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Lincoln Mitchell Headshot

The Debt Ceiling and Obama's Silence

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BARACK OBAMA
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Back in the 2008 presidential campaign, Republican candidate John McCain often suggested that Democratic candidate Barack Obama would rather see the U.S. fail in Iraq if it meant that President Bush's policies would fail, then see the US succeed if it meant success for Bush's surge. McCain used this line of attack to suggest that Obama was insufficiently patriotic. During the last few weeks, the Republicans in the House of Representatives have more or less overtly stated that they would put the country at risk of default if they did not get their way on massive spending cuts, thus placing their narrow ideological interests above the good of the country in a way that was clearly unpatriotic and probably worse.

In the face of this type of opportunist and selfish behavior, President Obama was faced with several options, none of which were good. In the end, Obama decided that to avoid default and greater economic problems he would simply capitulate to the Republican demands. The deal that was finally struck to increase the debt ceiling, something that until the last few months was done almost automatically every few years, is an enormous victory for the Republicans featuring huge spending cuts to programs supported by Democrats, and no revenue increases or cuts to programs which enjoy heavy Republican support. According to many economists, continuing to cut spending at a time like this will plunge the economy back into recession, just as it is beginning to recover.

While observers, particularly progressive observers, may be upset or even angered by the president's failure to stand up to Republican extortion, they can no longer be surprised. Giving in to Republicans and pursuing poor negotiating strategies have been among the hallmarks of the Obama presidency. It is not exactly news that Obama has been a disappointment to many progressives, but many have dismissed this as progressive frustration in the face of the need for Obama to negotiate and work in a reality that is confined by a far right Republican Party and division within the president's own party.

This, however, only captures part of progressive frustration. Of course, many progressives wish that Obama had been a better negotiator on issues ranging from health care, to the Bush tax cuts to the debt ceiling, but there is more to it than that. Perhaps more frustrating than the regularity with which the president either gives in to the right wing or negotiates poorly with them is his unwillingness to be a moral and progressive leader either through his words or actions. The far right has not only spent three years making nasty and often personal attacks against the president, but they have consistently called for programs and expressed views that represent a genuine threat to the prosperity and security of the country as well as to the survival of the American social fabric. The right wing of the Republican Party, which as we have seen in recent days, has enormous influence in the Republican Party, has articulated a program that would drive the US further into recession, destroy U.S. financial and political credibility abroad and abdicate US leadership on environmental and other global issues because of its radically anti-science world view.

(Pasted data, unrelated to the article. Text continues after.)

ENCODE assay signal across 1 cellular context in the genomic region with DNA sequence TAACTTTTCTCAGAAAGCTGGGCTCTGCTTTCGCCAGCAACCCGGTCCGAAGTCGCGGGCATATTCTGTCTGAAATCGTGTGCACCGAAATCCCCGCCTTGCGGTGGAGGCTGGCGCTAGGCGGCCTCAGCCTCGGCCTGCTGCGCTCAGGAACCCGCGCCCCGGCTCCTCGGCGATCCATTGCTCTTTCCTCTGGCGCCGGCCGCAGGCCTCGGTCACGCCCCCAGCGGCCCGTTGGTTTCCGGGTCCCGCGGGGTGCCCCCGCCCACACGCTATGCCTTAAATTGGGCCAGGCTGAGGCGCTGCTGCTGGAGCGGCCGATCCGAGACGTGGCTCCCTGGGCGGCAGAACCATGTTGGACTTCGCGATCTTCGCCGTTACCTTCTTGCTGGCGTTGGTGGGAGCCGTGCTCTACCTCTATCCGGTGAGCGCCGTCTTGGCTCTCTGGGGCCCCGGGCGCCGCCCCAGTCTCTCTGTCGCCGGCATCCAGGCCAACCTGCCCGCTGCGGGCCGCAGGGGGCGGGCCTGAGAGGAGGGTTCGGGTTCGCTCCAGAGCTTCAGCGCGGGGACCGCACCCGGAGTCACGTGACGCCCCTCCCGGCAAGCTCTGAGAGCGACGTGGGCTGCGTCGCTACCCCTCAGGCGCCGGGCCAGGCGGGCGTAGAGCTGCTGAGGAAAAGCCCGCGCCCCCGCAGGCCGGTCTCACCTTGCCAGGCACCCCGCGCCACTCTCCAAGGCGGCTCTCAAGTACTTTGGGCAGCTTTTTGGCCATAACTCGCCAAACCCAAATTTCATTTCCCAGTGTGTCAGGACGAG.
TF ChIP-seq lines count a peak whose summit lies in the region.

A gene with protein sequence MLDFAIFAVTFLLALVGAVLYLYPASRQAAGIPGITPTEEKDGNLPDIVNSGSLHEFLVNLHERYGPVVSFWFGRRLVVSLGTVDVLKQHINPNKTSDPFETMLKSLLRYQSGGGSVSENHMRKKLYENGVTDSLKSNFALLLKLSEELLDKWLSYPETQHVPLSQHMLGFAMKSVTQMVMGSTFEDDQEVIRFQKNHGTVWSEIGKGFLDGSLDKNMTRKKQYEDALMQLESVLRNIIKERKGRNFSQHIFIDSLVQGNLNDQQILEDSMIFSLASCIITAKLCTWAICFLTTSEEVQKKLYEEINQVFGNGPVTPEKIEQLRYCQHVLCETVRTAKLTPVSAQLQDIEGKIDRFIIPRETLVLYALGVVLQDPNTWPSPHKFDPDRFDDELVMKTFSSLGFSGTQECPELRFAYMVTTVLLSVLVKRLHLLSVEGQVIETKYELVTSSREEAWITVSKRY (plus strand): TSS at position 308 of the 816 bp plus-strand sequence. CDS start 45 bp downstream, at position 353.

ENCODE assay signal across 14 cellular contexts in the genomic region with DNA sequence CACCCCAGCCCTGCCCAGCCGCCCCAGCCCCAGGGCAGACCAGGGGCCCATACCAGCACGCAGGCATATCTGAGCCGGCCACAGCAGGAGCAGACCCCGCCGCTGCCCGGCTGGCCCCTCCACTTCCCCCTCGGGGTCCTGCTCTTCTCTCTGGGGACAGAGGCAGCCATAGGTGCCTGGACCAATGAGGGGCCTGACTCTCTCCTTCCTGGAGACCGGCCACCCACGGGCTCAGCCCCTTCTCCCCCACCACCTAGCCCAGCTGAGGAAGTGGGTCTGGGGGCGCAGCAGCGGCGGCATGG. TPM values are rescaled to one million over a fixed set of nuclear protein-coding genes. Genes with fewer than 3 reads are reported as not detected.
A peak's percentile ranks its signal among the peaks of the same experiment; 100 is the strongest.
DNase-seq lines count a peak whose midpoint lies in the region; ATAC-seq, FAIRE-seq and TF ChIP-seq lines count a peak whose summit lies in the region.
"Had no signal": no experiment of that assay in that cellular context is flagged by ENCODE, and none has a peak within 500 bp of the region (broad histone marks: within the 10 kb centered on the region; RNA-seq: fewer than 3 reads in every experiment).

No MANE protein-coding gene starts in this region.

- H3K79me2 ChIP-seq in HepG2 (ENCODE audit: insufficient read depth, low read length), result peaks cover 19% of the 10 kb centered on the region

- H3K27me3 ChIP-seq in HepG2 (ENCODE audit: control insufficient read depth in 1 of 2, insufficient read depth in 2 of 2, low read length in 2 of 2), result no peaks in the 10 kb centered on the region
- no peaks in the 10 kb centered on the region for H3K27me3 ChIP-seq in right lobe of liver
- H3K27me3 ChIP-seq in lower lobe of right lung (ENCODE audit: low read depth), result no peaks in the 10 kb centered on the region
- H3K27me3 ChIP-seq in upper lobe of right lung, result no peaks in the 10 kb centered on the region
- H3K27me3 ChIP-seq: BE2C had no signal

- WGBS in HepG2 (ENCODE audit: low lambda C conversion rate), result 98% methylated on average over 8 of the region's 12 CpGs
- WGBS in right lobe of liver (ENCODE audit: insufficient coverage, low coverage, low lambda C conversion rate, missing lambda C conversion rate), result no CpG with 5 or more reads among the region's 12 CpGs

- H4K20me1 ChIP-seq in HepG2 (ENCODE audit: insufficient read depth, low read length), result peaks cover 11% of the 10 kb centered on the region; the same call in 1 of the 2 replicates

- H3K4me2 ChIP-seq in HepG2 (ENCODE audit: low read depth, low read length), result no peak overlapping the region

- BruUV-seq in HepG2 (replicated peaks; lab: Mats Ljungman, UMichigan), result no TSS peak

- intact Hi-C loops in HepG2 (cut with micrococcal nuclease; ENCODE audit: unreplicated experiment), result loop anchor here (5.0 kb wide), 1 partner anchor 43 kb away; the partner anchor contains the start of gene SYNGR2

In the face of this, Obama's silence is depressing and represents a failure to take moral leadership in the face of the grave and surreal threat posed by the far right. The president can be excused for negotiating poorly and has certainly faced some obstacles from the Republican Party which have made pursuing his agenda more difficult, but his failure to push back against the Republican rhetoric about the urgency of addressing the budget deficit in the middle of a severe economic downturn, unwillingness to aggressively take on right wing nonsense questioning the veracity of climate change and inability to present a defense of the necessary investment, and yes, taxation, which is essential for the survival of the U.S. as a functioning modern state, is far more difficult to explain away.

Obama's legislative record will continue to be subject to debate as varying arguments regarding the import of the health care reform bill, questions of whether the initial economic stimulus bill was big enough, for example, can be bandied back and forth. Obama's failure to engage and have an impact on the larger picture national debate is more troubling for many progressives. During the last three years, it was his voice that should, and could, have been the loudest and most convincing counter to the right wing. It was the responsibility of a Democratic president, or any president, charged with being the country's chief executive, to refute the Republican rhetoric regarding deficits, spending and the specter of socialism and to, at the very least, point out the dangerous unpatriotic nature of Republican brinksmanship on the debt ceiling negotiations. Obama has been unnervingly silent in this regard, thus missing the opportunity to speak truth from a position of power.